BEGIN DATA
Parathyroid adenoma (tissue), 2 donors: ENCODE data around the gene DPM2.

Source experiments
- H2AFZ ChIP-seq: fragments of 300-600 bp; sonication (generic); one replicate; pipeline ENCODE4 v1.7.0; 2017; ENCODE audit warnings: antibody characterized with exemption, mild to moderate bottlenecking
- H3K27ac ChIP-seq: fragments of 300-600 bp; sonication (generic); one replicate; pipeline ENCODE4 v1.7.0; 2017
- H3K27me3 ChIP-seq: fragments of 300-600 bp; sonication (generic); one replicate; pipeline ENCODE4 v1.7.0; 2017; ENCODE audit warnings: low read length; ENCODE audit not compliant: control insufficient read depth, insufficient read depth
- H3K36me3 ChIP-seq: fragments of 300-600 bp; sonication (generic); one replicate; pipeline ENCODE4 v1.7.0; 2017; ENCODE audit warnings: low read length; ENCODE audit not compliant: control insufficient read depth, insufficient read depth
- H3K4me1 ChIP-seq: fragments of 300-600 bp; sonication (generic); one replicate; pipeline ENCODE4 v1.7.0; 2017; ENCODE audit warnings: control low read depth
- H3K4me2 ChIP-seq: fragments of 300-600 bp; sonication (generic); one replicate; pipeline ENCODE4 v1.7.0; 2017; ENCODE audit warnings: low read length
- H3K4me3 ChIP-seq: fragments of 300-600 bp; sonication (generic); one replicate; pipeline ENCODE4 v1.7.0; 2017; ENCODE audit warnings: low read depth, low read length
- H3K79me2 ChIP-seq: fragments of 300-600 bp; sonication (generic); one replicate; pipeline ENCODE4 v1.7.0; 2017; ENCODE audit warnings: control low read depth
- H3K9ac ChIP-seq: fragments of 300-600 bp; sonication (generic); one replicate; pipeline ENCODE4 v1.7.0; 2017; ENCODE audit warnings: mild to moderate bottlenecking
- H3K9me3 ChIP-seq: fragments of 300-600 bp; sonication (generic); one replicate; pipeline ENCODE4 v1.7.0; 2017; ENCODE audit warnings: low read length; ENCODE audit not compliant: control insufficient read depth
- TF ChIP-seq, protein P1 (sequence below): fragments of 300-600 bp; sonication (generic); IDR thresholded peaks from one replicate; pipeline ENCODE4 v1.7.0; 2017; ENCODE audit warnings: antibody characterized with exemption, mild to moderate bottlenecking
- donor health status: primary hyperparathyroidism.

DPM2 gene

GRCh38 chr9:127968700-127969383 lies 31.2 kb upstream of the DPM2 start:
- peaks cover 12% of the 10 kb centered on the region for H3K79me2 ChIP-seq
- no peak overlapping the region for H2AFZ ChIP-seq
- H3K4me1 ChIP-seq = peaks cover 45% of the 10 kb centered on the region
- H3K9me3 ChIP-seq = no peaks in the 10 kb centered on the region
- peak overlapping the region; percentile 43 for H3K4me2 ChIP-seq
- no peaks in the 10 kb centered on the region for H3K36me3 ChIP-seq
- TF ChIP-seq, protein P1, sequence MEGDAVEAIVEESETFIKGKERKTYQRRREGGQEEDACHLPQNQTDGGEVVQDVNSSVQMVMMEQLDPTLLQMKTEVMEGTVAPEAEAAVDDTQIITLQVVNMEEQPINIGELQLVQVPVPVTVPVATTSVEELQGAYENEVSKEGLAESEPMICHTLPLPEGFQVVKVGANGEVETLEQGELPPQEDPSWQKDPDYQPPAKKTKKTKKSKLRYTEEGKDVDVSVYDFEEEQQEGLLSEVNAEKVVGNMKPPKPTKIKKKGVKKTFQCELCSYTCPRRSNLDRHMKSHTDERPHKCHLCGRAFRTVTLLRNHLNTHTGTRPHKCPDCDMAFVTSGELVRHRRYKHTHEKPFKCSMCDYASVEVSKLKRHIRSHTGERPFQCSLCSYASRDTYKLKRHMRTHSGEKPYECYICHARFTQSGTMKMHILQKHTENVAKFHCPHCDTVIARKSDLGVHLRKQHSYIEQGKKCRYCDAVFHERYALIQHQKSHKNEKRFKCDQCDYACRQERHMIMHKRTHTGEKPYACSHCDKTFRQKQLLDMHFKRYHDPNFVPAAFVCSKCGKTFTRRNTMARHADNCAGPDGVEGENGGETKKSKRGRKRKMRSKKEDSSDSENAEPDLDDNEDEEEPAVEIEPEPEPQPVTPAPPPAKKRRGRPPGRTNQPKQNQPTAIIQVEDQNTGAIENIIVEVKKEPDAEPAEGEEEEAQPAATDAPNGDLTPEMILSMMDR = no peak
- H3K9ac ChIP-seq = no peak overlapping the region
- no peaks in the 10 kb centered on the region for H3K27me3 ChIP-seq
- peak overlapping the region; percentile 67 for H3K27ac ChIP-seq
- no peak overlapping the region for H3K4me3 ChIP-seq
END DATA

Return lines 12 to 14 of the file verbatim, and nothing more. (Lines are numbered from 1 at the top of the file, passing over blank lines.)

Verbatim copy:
- H3K9me3 ChIP-seq: fragments of 300-600 bp; sonication (generic); one replicate; pipeline ENCODE4 v1.7.0; 2017; ENCODE audit warnings: low read length; ENCODE audit not compliant: control insufficient read depth
- TF ChIP-seq, protein P1 (sequence below): fragments of 300-600 bp; sonication (generic); IDR thresholded peaks from one replicate; pipeline ENCODE4 v1.7.0; 2017; ENCODE audit warnings: antibody characterized with exemption, mild to moderate bottlenecking
- donor health status: primary hyperparathyroidism.